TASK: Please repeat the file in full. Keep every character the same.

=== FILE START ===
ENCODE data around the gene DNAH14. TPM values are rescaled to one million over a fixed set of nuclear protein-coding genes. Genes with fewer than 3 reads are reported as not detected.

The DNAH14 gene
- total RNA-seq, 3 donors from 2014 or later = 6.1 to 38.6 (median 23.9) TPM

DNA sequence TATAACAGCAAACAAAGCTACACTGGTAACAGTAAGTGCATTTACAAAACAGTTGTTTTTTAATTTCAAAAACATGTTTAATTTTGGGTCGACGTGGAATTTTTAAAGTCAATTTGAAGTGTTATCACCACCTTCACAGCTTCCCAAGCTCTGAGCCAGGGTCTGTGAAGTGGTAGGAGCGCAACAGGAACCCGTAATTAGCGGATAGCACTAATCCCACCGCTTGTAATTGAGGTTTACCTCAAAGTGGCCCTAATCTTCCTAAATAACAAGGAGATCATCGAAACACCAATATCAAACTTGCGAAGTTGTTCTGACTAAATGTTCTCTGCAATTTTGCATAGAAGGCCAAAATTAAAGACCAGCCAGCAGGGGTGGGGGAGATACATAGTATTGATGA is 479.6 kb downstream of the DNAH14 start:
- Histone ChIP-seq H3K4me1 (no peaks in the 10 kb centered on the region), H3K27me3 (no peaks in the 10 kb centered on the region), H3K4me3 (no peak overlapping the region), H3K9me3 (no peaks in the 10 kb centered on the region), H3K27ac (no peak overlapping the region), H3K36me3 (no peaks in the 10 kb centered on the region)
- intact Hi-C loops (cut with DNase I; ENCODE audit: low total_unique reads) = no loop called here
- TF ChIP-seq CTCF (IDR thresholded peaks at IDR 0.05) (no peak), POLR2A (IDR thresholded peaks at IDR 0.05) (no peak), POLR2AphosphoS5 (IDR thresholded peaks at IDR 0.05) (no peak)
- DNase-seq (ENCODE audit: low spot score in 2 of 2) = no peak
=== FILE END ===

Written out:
ENCODE data around the gene DNAH14. TPM values are rescaled to one million over a fixed set of nuclear protein-coding genes. Genes with fewer than 3 reads are reported as not detected.

The DNAH14 gene
- total RNA-seq, 3 donors from 2014 or later = 6.1 to 38.6 (median 23.9) TPM

DNA sequence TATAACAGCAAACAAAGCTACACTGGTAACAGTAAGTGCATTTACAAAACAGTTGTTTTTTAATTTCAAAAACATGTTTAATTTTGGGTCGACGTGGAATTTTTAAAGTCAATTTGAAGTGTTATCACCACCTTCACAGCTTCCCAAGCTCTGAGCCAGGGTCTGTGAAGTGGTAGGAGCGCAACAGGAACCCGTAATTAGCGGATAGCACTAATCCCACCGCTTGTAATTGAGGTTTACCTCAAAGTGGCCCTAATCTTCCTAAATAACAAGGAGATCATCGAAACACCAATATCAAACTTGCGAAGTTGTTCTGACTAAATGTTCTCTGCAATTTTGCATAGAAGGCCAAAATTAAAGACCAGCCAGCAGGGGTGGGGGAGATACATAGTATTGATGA is 479.6 kb downstream of the DNAH14 start:
- Histone ChIP-seq H3K4me1 (no peaks in the 10 kb centered on the region), H3K27me3 (no peaks in the 10 kb centered on the region), H3K4me3 (no peak overlapping the region), H3K9me3 (no peaks in the 10 kb centered on the region), H3K27ac (no peak overlapping the region), H3K36me3 (no peaks in the 10 kb centered on the region)
- intact Hi-C loops (cut with DNase I; ENCODE audit: low total_unique reads) = no loop called here
- TF ChIP-seq CTCF (IDR thresholded peaks at IDR 0.05) (no peak), POLR2A (IDR thresholded peaks at IDR 0.05) (no peak), POLR2AphosphoS5 (IDR thresholded peaks at IDR 0.05) (no peak)
- DNase-seq (ENCODE audit: low spot score in 2 of 2) = no peak